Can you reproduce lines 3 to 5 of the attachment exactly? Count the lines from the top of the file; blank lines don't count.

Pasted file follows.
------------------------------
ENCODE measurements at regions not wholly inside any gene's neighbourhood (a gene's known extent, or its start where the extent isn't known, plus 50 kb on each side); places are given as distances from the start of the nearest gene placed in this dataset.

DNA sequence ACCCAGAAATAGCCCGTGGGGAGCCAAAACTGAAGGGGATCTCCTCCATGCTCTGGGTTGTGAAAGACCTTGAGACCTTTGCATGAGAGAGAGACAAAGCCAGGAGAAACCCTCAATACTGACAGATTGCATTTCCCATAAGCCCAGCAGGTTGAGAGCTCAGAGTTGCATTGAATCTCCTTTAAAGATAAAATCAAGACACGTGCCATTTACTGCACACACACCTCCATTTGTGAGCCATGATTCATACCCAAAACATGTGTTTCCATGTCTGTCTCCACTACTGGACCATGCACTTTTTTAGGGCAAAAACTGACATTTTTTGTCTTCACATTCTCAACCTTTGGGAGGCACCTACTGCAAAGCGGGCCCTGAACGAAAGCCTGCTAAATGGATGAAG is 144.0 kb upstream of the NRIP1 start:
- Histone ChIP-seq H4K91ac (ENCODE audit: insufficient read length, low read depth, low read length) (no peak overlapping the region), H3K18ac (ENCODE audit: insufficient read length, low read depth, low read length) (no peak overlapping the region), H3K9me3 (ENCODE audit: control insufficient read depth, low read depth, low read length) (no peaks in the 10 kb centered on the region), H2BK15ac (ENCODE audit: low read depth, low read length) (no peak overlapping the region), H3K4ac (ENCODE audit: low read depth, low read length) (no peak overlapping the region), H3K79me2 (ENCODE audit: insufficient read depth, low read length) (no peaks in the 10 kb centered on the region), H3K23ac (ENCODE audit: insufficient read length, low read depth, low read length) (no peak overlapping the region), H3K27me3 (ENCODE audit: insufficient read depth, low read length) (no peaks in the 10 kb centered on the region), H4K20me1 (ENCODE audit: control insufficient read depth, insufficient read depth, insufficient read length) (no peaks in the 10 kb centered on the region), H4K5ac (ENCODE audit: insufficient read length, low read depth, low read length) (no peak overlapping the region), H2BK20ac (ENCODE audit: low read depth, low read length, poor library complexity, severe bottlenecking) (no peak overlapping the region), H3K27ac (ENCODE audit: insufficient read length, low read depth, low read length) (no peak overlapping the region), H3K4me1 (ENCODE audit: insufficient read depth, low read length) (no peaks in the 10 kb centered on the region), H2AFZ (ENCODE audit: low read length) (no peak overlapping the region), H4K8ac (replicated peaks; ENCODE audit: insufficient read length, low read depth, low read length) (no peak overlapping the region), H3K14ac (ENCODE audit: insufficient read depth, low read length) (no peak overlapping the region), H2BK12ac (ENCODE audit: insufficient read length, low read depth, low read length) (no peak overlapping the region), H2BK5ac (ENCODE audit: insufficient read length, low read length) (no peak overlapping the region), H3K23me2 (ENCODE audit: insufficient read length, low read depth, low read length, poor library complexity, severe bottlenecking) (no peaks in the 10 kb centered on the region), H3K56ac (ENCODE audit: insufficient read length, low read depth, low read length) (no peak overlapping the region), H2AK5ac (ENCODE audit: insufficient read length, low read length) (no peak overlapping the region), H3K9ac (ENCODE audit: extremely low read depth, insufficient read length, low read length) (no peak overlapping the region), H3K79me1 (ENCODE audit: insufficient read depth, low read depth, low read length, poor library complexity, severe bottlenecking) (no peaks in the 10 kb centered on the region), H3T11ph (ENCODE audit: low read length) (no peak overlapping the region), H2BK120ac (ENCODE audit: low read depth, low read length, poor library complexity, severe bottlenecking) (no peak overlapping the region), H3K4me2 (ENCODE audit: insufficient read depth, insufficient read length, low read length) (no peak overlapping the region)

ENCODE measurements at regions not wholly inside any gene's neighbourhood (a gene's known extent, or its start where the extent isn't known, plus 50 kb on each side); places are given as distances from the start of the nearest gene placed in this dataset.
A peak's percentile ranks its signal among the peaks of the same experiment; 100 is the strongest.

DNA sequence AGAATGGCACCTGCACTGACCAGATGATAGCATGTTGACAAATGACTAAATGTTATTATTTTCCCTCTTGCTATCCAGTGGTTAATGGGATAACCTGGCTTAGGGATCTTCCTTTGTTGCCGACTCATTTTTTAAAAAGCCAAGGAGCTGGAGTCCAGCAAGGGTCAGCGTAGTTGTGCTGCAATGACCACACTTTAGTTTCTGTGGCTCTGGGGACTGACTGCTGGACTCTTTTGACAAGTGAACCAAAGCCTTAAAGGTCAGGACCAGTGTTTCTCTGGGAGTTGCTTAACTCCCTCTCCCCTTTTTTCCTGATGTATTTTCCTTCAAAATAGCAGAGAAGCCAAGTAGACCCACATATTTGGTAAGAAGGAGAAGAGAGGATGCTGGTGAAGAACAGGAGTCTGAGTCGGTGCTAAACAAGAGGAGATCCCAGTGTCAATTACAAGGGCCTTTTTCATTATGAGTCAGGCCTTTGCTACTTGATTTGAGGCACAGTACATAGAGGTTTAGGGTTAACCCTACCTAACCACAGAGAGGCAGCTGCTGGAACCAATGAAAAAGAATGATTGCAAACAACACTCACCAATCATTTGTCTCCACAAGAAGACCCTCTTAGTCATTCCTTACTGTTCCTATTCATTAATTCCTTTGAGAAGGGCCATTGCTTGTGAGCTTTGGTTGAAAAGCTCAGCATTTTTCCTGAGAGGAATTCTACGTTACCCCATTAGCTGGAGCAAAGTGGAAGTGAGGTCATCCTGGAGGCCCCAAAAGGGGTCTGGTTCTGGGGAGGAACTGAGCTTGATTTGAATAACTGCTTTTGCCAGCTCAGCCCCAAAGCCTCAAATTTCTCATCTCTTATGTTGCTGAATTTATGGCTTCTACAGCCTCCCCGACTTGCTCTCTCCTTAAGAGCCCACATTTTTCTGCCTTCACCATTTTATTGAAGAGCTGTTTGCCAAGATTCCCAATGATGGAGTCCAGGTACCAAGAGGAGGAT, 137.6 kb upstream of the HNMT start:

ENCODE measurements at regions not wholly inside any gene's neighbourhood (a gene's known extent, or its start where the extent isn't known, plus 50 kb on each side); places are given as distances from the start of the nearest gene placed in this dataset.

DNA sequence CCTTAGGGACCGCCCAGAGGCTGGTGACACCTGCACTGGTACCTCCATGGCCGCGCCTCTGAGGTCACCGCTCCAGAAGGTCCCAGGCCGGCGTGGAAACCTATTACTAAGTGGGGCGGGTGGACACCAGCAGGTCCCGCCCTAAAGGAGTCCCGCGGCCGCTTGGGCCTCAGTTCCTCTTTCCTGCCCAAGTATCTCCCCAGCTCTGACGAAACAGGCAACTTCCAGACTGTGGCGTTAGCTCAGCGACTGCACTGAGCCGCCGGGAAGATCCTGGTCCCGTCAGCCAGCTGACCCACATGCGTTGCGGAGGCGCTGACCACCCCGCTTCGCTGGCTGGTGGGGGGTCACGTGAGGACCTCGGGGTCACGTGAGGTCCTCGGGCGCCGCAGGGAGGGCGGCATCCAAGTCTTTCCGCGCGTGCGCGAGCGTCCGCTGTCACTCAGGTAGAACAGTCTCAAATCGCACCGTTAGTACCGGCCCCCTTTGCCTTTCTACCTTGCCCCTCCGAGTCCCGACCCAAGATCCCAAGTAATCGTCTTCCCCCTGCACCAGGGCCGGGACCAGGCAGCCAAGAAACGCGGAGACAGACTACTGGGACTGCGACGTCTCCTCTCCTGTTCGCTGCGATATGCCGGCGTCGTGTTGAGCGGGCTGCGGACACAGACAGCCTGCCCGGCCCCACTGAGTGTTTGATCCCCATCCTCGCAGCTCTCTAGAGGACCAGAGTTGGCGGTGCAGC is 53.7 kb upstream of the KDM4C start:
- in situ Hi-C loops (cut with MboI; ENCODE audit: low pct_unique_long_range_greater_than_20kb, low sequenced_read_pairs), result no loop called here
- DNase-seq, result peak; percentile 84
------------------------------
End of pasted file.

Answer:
- Histone ChIP-seq H4K91ac (ENCODE audit: insufficient read length, low read depth, low read length) (no peak overlapping the region), H3K18ac (ENCODE audit: insufficient read length, low read depth, low read length) (no peak overlapping the region), H3K9me3 (ENCODE audit: control insufficient read depth, low read depth, low read length) (no peaks in the 10 kb centered on the region), H2BK15ac (ENCODE audit: low read depth, low read length) (no peak overlapping the region), H3K4ac (ENCODE audit: low read depth, low read length) (no peak overlapping the region), H3K79me2 (ENCODE audit: insufficient read depth, low read length) (no peaks in the 10 kb centered on the region), H3K23ac (ENCODE audit: insufficient read length, low read depth, low read length) (no peak overlapping the region), H3K27me3 (ENCODE audit: insufficient read depth, low read length) (no peaks in the 10 kb centered on the region), H4K20me1 (ENCODE audit: control insufficient read depth, insufficient read depth, insufficient read length) (no peaks in the 10 kb centered on the region), H4K5ac (ENCODE audit: insufficient read length, low read depth, low read length) (no peak overlapping the region), H2BK20ac (ENCODE audit: low read depth, low read length, poor library complexity, severe bottlenecking) (no peak overlapping the region), H3K27ac (ENCODE audit: insufficient read length, low read depth, low read length) (no peak overlapping the region), H3K4me1 (ENCODE audit: insufficient read depth, low read length) (no peaks in the 10 kb centered on the region), H2AFZ (ENCODE audit: low read length) (no peak overlapping the region), H4K8ac (replicated peaks; ENCODE audit: insufficient read length, low read depth, low read length) (no peak overlapping the region), H3K14ac (ENCODE audit: insufficient read depth, low read length) (no peak overlapping the region), H2BK12ac (ENCODE audit: insufficient read length, low read depth, low read length) (no peak overlapping the region), H2BK5ac (ENCODE audit: insufficient read length, low read length) (no peak overlapping the region), H3K23me2 (ENCODE audit: insufficient read length, low read depth, low read length, poor library complexity, severe bottlenecking) (no peaks in the 10 kb centered on the region), H3K56ac (ENCODE audit: insufficient read length, low read depth, low read length) (no peak overlapping the region), H2AK5ac (ENCODE audit: insufficient read length, low read length) (no peak overlapping the region), H3K9ac (ENCODE audit: extremely low read depth, insufficient read length, low read length) (no peak overlapping the region), H3K79me1 (ENCODE audit: insufficient read depth, low read depth, low read length, poor library complexity, severe bottlenecking) (no peaks in the 10 kb centered on the region), H3T11ph (ENCODE audit: low read length) (no peak overlapping the region), H2BK120ac (ENCODE audit: low read depth, low read length, poor library complexity, severe bottlenecking) (no peak overlapping the region), H3K4me2 (ENCODE audit: insufficient read depth, insufficient read length, low read length) (no peak overlapping the region)

ENCODE measurements at regions not wholly inside any gene's neighbourhood (a gene's known extent, or its start where the extent isn't known, plus 50 kb on each side); places are given as distances from the start of the nearest gene placed in this dataset.
A peak's percentile ranks its signal among the peaks of the same experiment; 100 is the strongest.